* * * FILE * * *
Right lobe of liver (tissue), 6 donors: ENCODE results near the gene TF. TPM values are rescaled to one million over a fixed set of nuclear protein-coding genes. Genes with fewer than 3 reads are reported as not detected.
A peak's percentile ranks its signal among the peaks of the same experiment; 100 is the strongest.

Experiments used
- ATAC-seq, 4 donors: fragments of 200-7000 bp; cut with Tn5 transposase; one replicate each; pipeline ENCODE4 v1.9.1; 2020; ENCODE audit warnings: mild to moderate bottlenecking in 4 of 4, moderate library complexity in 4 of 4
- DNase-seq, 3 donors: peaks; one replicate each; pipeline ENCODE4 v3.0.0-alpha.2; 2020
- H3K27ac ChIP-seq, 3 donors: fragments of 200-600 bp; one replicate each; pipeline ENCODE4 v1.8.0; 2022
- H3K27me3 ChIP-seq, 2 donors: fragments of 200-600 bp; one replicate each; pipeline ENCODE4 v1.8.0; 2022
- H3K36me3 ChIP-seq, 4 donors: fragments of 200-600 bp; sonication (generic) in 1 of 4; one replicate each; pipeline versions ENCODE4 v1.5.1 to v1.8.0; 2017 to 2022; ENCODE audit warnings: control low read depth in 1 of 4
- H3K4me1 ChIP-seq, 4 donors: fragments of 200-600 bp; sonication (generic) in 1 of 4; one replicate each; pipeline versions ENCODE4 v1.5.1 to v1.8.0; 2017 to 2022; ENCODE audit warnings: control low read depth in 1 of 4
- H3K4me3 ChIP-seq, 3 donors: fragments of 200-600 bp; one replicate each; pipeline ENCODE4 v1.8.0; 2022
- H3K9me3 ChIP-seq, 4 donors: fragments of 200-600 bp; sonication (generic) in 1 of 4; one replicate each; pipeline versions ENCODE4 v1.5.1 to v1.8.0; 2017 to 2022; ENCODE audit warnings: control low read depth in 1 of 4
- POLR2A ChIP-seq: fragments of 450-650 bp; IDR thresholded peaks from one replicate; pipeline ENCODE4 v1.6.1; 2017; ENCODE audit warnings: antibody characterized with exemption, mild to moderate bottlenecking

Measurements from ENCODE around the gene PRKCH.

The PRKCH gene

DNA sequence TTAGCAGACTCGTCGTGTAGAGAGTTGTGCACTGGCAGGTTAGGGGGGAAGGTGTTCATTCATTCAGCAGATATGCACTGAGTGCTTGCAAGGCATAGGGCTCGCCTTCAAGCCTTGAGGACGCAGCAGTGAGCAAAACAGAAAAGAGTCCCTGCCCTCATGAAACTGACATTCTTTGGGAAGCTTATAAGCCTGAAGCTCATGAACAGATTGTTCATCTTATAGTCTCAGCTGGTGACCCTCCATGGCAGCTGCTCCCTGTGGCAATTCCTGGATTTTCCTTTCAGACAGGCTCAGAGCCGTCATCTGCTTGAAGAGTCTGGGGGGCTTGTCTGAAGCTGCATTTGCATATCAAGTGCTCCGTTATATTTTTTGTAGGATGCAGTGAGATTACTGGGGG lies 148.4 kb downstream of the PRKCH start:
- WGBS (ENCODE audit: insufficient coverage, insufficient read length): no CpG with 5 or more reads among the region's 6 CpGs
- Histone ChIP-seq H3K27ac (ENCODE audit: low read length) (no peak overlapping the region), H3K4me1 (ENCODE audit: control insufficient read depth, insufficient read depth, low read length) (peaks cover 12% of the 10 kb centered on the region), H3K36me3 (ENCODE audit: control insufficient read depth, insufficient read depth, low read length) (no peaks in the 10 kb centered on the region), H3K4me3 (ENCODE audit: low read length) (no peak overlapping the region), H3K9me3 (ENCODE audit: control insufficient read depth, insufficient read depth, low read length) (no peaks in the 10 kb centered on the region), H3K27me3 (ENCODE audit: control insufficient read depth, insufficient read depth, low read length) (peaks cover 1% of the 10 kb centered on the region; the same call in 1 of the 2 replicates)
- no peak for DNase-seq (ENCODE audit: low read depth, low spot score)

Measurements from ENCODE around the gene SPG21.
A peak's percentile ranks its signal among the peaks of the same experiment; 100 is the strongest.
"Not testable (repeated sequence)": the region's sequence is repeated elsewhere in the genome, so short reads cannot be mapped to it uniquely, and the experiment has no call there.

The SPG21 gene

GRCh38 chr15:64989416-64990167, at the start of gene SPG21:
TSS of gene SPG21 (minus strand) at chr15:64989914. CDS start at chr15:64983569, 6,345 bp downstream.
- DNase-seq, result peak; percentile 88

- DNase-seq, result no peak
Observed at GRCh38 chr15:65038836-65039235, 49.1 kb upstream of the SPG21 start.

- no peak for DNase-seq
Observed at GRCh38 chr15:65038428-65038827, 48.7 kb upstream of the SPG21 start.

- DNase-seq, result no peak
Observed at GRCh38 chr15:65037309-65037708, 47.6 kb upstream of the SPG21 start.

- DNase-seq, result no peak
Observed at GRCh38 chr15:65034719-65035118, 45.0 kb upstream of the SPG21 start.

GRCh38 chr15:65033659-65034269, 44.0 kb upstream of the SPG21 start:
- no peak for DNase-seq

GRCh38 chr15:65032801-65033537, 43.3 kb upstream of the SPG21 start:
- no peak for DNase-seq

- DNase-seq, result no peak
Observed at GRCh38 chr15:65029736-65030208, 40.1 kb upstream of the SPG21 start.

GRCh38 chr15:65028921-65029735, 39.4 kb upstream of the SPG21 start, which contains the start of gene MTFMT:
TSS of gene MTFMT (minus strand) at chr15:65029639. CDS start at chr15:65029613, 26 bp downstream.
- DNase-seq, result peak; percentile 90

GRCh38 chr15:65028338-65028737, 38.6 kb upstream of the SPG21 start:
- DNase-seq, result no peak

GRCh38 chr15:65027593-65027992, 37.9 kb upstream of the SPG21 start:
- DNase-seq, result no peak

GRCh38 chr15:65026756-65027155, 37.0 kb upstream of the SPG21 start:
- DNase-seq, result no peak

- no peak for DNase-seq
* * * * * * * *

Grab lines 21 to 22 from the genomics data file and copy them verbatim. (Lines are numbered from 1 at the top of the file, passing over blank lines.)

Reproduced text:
"Not testable (repeated sequence)": the region's sequence is repeated elsewhere in the genome, so short reads cannot be mapped to it uniquely, and the experiment has no call there.

The SPG21 gene